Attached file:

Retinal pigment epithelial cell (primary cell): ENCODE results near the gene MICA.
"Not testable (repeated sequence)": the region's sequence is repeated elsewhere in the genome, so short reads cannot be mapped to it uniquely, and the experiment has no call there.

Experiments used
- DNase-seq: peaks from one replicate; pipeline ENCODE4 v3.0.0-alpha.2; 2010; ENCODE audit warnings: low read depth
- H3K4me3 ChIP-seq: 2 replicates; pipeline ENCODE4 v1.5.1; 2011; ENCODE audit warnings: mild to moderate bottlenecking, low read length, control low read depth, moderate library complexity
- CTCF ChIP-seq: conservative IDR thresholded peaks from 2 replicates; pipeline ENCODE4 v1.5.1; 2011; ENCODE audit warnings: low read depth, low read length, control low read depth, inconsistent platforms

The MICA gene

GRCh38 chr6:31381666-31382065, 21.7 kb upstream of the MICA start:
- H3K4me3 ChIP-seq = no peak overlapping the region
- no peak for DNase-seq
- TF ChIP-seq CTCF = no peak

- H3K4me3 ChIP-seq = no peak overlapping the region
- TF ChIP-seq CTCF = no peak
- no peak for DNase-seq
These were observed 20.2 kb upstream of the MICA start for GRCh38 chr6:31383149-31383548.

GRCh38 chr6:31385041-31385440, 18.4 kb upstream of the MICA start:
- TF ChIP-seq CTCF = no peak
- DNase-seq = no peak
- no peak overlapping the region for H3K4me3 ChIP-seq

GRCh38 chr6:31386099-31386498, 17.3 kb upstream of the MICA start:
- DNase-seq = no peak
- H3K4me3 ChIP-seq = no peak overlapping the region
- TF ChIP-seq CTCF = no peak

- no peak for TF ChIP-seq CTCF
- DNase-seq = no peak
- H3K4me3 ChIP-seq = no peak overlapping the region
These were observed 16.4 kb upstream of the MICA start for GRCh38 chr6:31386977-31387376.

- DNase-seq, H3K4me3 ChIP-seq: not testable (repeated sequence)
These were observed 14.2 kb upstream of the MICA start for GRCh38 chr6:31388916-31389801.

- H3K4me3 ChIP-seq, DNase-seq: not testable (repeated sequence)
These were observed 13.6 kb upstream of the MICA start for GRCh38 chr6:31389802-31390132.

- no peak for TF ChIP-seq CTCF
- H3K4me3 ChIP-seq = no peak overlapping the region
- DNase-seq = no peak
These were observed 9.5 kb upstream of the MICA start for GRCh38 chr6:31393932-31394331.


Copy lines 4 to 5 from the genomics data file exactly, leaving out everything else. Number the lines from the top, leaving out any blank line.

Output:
- DNase-seq: peaks from one replicate; pipeline ENCODE4 v3.0.0-alpha.2; 2010; ENCODE audit warnings: low read depth
- H3K4me3 ChIP-seq: 2 replicates; pipeline ENCODE4 v1.5.1; 2011; ENCODE audit warnings: mild to moderate bottlenecking, low read length, control low read depth, moderate library complexity